This is the second post in our ‘What the Heck Is?’ series. Our first post, about the Internet of Things, can be found here.
Look closely and you’ll see wearables everywhere: on a commuter’s wrist boarding a train, around an athlete’s chest at the gym and so on. If you haven’t seen them yet, you’re about to see a lot more of them.
With the impending release of Apple’s iWatch, Morgan Stanley predicts the company to sell between 30 and 60 million iWatches in the first year alone.
So, just what are wearables? Okay, I’m sorry for this, but I went to Wikipedia for a concise definition: “Wearable technology, tech togs, or fashion electronics are clothing and accessories incorporating computer and advanced electronic technologies.”
Popular examples include Fitbit, a fitness band users wear on their wrist to track calories spent, steps, distance walked, etc. Google Glass, an eyeglass-like device, has been grabbing headlines for not only its robust functionality but also the public’s skepticism. You can download our PDF for a brief snapshot of other wearables on the market and their prices.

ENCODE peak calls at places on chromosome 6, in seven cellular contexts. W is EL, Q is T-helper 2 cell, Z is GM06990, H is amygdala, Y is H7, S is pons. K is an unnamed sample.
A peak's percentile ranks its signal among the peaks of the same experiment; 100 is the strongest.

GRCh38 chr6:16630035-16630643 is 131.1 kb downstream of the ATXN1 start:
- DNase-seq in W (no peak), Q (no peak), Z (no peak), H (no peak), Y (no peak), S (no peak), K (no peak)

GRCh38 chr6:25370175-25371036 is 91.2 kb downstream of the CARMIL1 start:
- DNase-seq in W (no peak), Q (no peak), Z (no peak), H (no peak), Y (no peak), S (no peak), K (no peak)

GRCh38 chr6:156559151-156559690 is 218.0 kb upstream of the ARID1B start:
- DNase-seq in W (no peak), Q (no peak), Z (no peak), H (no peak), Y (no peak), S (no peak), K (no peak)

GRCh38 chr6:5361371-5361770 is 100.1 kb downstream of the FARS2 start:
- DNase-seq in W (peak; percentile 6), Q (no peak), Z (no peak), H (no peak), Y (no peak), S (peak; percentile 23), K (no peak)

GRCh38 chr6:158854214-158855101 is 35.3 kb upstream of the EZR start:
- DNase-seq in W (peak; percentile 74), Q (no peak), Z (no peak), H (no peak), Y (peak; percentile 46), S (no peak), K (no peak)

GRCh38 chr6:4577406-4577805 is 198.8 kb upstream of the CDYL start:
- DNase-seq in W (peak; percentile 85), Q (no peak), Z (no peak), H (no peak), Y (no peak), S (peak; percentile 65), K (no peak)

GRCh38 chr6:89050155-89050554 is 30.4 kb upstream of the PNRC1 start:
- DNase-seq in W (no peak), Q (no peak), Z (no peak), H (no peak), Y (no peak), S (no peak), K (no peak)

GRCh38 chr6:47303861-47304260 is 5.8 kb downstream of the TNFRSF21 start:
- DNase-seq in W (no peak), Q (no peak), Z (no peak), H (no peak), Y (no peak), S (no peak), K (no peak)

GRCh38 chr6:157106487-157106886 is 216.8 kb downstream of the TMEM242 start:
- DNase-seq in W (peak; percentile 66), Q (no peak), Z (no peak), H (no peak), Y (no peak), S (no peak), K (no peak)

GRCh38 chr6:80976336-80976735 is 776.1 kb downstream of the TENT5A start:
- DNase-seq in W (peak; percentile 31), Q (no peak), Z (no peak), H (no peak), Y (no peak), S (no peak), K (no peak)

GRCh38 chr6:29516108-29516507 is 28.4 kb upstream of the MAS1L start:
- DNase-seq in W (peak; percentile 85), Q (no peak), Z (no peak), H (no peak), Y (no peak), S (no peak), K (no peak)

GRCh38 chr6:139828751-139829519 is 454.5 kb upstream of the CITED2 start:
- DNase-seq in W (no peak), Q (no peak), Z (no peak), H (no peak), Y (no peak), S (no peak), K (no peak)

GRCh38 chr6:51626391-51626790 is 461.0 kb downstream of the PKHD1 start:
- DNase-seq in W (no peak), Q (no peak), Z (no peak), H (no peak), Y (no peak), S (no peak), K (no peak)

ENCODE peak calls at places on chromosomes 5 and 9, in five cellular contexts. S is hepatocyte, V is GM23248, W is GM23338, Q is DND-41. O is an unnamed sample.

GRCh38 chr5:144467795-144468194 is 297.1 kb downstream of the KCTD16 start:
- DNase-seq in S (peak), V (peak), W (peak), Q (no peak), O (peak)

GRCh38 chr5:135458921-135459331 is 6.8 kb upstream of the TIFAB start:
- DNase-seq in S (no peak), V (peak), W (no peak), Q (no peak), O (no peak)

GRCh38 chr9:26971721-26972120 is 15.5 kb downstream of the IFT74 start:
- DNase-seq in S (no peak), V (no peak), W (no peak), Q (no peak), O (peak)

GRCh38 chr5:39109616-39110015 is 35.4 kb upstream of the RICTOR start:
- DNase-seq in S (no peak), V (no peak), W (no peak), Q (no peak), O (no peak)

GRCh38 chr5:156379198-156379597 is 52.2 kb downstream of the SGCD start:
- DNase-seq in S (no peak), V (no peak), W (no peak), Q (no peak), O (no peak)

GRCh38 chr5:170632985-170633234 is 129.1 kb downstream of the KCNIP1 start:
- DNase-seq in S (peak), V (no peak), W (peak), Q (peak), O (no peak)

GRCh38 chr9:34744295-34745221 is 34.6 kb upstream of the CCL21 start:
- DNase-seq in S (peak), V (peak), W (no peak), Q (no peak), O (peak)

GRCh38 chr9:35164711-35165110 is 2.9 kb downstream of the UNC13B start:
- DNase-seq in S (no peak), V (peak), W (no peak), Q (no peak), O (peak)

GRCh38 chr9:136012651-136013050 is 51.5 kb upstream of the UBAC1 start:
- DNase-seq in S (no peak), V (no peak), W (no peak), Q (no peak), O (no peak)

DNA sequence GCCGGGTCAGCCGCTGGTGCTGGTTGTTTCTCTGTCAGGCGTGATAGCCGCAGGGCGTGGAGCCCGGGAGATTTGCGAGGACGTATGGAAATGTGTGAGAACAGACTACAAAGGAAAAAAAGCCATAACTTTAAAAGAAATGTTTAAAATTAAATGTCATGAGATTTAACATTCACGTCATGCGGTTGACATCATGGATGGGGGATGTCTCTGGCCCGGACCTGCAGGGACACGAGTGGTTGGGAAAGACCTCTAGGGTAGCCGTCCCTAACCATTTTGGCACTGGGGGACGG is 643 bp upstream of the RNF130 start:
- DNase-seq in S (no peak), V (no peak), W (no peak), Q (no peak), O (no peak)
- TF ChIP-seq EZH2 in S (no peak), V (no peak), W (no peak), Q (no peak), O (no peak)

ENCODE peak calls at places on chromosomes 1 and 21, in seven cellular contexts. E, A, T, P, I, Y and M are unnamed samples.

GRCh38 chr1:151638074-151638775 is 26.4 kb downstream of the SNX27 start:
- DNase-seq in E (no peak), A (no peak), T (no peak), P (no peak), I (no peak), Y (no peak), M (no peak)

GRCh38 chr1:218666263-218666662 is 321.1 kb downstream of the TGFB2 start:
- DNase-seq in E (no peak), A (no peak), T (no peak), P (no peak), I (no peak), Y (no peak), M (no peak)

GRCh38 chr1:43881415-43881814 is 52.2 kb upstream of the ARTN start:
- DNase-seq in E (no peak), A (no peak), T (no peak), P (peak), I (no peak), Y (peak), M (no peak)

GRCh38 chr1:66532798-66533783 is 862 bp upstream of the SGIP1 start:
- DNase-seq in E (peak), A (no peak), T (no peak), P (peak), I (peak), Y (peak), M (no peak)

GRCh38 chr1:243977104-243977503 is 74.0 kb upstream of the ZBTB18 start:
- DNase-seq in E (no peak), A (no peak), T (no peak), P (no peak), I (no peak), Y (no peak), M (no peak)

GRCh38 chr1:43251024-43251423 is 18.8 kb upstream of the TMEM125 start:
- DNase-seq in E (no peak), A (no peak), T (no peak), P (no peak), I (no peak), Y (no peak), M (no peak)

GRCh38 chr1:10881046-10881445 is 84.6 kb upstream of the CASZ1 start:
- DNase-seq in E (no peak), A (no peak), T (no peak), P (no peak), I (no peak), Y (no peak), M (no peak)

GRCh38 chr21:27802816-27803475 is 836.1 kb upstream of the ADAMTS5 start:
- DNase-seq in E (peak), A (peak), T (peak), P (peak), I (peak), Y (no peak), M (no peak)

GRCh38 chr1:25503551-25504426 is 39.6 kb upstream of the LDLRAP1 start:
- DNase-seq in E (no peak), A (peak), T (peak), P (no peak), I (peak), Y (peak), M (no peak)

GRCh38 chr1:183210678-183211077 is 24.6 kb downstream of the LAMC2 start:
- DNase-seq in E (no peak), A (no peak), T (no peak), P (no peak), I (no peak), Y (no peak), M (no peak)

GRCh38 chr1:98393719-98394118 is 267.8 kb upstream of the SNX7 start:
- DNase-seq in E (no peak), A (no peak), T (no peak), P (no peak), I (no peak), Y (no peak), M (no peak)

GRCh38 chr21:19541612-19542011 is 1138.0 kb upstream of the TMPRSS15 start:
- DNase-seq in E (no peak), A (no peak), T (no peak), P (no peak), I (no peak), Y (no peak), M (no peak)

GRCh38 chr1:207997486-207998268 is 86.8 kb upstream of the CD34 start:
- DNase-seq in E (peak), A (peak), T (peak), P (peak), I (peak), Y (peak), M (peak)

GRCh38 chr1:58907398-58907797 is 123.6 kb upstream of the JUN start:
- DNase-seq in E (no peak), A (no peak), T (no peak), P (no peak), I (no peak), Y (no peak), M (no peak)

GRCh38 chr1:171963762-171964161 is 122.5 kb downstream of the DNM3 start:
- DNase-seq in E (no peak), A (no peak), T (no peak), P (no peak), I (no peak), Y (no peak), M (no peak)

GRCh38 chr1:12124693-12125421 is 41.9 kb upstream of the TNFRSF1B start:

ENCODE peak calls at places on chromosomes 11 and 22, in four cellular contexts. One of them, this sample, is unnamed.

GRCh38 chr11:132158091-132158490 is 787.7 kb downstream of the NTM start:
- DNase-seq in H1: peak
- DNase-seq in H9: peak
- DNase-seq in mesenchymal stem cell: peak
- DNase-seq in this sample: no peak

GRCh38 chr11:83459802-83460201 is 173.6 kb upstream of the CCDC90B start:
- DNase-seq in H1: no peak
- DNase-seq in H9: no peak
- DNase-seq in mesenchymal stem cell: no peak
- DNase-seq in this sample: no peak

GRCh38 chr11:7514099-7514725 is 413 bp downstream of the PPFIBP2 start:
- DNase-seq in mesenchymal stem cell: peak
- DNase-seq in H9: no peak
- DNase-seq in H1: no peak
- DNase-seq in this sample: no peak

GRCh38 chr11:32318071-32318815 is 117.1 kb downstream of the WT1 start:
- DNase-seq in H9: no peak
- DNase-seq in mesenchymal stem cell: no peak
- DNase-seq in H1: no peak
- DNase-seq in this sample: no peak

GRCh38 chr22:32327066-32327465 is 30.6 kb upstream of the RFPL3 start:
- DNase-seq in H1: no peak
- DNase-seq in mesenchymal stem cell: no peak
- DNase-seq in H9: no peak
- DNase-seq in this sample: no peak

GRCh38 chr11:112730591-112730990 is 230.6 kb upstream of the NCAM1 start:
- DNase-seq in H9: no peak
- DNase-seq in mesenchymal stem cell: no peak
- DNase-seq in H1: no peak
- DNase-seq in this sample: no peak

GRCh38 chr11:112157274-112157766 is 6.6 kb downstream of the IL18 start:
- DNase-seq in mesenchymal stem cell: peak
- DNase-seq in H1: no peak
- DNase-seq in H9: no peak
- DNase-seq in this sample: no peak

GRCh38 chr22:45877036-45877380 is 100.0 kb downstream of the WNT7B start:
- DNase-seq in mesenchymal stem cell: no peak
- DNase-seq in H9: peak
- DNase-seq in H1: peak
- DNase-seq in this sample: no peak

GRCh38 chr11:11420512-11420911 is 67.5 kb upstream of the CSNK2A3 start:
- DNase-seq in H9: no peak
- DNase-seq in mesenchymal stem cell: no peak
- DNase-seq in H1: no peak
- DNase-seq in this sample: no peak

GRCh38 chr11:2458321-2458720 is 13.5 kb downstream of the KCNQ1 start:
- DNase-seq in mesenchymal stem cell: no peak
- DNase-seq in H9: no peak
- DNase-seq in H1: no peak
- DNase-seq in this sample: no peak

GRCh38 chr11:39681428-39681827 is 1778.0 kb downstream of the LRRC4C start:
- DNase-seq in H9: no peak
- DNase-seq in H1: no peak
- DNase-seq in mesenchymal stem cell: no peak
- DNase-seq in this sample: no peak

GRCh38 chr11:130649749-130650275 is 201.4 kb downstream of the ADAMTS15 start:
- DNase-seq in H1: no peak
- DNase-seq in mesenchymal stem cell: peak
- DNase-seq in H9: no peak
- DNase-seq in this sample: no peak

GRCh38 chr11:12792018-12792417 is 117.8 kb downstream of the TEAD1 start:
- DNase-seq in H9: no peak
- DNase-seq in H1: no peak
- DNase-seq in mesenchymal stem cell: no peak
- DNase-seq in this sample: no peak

Wearables still are a technology for early adopters, which means there are plenty of detractors. Some question privacy concerns, bars in San Francisco banned Google Glass, while others can question safety concerns, pointing to the million Fitbits that were recently recalled for causing rashes.
Despite these obstacles, it doesn’t look like much will slow the march of wearable tech. Juniper research predicted the market to jump from its current $2 billion value to $19 billion by 2018. Some doctors are experimenting with Google Glass in the operating room, and even the best-selling author David Sedaris can’t help but gush about his Fitbit.
The market and the technology are evolving so fast that it’s hard to truly know what the landscape will be like in six months, let alone 2018. For example, Pebble Steel sold like hot cakes earlier this year, but the introduction Android Wear has many users considering bolting for Android-powered devices. Is there another groundbreaking technology around the corner that could flip the wearables market its head? It’s definitely possible in such a young field. For now, approach wearables with caution for the present but allow yourself to be wildly optimistic for the future.
Pierce Courchaine is a marketing coordinator at Logic Solutions. When he’s not in the office, he’s rumbling around the country in a 1996 Honda Civic he lovingly named Martha. Martha’s air conditioning doesn’t work anymore, her power locks failed, her back left window doesn’t open and her 106 horsepower has made for some heart-pounding races against Vespas. For some reason, he’s the only one who can see what’s special about her.